Friday, 25 May 2012


There was a discussion recently over in a certain writing forum that I frequent about whether a main character needs to be likable, and of course, the resulting debate was really quite interesting.

We can all point out characters who are grumpy and disagreeable. In some genres, crime for example, this appears to be a prerequisite. And yet as readers we devour these characters and are hungry for more.

Don’t we all just love a good villain? (The number of times I’ve found myself rooting for the bad guy – even though I shouldn’t be.)

Because it’s not all about being likable. These characters are often fascinating – or they touch something deep inside us that we can all relate to. And as a result we can’t help to engage with the surly detective or angst riddled teen. It’s all about empathy.

Now I wish I had some amazing tips to give you at this point – some magic formula that will bring your characters into focus and cause the reader to instantly warm to them, empathise with them and become totally invested in their story.

But I’m afraid I don’t.

And yet it is something so vital. Something we all need to be aware of. And I’m asking myself as I take my new MC or her tortuous journey – will the reader empathise with her enough?

Wednesday, 16 May 2012

Analysis of Rejection

I see it all too often, on the writer’s forums I frequent, on blogs, on twitter, and even at my real life writers group – aspiring authors who have written their first book –  who love every word, and can’t let it go – despite the piles of rejection slips that they are accumulating. They blame the publishing industry, the agents and editors, for their failure. Often these authors look for other ways into print. Maybe they self publish – after all – they’ve put so much work into it - it ought to be out there.

Or should it?

Take a step back. Look again. Rejection is all part of the learning process. All we can do is move one and try to become better writers. And so, for anyone out there currently hunting for an agent – here is my analysis of rejection.

Type 1. You receive nothing but form rejections.

This is tough I know. You started sending out your novel, full of hope, certain that everyone must love it as much as you do. But the truth hurts. It isn’t good enough. You’re only at the first stage in your journey and you have a lot to learn. Join and writing group, attend workshops, read up about the craft. Write a better book.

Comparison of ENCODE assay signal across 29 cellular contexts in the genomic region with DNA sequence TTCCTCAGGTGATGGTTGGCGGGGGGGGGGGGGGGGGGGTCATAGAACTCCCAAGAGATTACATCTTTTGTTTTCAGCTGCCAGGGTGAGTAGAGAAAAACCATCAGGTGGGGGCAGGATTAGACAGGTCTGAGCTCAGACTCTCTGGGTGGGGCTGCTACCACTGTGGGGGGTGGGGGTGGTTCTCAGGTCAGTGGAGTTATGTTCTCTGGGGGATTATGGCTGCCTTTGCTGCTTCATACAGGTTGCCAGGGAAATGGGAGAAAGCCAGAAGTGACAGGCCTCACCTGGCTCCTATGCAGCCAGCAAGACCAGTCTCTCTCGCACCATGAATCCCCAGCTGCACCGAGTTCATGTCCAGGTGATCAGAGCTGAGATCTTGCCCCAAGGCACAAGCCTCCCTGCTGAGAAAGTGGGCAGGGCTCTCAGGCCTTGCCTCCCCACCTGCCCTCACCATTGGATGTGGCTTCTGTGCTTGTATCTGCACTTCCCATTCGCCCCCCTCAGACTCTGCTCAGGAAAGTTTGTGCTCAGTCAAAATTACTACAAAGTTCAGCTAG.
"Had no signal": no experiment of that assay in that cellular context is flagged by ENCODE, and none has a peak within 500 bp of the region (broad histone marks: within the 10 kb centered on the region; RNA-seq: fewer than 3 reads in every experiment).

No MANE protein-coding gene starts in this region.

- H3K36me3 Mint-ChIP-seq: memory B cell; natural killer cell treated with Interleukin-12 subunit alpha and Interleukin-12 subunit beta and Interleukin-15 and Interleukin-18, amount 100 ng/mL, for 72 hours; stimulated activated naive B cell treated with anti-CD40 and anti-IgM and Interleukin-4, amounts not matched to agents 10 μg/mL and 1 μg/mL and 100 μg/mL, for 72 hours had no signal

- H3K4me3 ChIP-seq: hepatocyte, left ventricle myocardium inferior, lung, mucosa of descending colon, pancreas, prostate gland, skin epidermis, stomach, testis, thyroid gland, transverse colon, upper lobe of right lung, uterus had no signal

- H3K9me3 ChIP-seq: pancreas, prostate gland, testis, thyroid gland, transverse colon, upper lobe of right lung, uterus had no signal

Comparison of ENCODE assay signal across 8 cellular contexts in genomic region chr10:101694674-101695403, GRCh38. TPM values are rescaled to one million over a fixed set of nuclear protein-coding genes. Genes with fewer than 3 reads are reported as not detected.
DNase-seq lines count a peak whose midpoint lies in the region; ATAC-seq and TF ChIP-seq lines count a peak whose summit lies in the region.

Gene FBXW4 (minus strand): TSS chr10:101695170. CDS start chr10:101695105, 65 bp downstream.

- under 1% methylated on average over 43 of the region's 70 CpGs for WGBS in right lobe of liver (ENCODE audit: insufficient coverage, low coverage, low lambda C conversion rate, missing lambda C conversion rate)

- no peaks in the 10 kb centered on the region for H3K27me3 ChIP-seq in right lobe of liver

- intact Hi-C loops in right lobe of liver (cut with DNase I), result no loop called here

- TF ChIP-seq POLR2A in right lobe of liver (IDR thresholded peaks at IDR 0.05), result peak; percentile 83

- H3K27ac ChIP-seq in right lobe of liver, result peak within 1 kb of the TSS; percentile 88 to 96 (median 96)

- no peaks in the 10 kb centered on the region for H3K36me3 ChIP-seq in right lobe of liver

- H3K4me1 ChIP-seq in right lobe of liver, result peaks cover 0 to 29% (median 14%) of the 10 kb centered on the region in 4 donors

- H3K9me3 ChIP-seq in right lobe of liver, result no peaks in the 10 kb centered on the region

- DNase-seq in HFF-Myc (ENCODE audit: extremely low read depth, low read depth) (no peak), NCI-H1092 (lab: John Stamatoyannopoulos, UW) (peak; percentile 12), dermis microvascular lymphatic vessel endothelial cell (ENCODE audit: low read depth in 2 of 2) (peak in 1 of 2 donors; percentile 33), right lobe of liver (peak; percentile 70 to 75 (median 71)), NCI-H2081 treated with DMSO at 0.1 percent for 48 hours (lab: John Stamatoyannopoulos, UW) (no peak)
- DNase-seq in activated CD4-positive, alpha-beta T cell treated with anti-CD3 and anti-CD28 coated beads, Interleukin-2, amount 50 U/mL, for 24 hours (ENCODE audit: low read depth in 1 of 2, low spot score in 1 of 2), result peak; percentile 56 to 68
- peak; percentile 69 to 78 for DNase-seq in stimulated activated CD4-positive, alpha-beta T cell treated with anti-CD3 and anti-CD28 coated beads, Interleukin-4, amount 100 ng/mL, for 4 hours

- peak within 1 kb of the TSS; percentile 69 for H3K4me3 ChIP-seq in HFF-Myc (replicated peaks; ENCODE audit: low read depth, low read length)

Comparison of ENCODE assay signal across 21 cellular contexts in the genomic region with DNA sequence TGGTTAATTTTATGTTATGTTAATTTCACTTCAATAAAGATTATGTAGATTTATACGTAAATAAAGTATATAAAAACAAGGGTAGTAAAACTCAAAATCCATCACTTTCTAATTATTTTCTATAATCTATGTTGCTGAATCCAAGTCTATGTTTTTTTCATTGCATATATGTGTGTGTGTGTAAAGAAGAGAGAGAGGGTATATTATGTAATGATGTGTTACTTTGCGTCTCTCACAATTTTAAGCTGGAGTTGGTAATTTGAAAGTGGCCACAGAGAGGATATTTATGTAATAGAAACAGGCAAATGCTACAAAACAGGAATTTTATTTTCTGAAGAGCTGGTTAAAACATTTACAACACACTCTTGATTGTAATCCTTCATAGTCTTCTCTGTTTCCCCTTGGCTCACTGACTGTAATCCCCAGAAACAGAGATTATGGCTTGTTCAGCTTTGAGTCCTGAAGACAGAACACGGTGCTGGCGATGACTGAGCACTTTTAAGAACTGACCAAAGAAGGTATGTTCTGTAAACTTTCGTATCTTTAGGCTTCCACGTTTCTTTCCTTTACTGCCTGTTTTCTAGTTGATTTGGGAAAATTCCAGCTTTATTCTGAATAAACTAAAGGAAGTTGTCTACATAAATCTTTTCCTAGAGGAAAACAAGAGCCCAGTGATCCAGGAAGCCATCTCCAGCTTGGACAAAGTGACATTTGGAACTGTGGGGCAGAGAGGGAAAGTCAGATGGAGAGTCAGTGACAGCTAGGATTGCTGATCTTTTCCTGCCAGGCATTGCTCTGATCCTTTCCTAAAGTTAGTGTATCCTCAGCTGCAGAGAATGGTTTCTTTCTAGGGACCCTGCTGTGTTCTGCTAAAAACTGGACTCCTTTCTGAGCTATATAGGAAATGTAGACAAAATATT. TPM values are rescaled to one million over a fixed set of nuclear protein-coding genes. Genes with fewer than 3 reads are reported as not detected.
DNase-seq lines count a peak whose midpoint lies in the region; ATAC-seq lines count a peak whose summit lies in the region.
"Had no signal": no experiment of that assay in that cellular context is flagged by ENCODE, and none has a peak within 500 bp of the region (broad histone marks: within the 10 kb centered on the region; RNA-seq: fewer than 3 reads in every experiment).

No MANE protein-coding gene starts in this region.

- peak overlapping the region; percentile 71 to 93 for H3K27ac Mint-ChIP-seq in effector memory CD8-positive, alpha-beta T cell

Type 2.  You receive a couple of personal rejections.

These can be hard to spot because agents often send out rejections that look personal but in fact use standard wording. Clues to look for are some specific reference that relates to your book or a hand written note.

This is encouraging. They see something in your work to stop and make comment – and believe me, with the size of the slushpiles these people are working through, that is quite unusual. But as with Type 1 you still have a lot to learn. Join and writing group, attend workshops, read up about the craft. Write a better book.

Type 3: Rejection on a full

This one is so disappointing. When that full request came in you were dancing round the room – at last – someone is going to love your work. Maybe you even had multiple requests for a full. This is it….

Or maybe not.

Take heart. You’re getting closer, you really are. It’s just that this book isn’t the ‘One’. Maybe the concept and writing are there, but the plot sags. Hopefully though, the lovely agent will give some feedback, although not always. There’s only one thing you can do. Try to work out where this one went wrong and – Write a better book.

Type 4: Rejection on a Rewrite and Resubmit

So you’re still not quite there but oh – so close. And it’s frustrating after all the work you put in trying to incorporate the agents comments, but your vision and theirs for this piece of work just don’t match up. Learn what you can from the experience. By all means keep sending it out – after all – you only need one person to love it! But in the meantime – Write a better book.

Type 5: The submission Process

You’ve signed with an agent who shares your vision and out it goes on submission and – guess what – it all begins again!! Time to write a better book!

Wednesday, 9 May 2012

Interview with Three Past winners of the Yeovil Prize

Please welcome three past Yeovil Prize winners - Terri Armstrong, Jackie Gingell and Babs Morton – in fact the very same three authors who I shared a panel with at the Brympton Festival. They have kindly agreed to answer a few questions for this blog.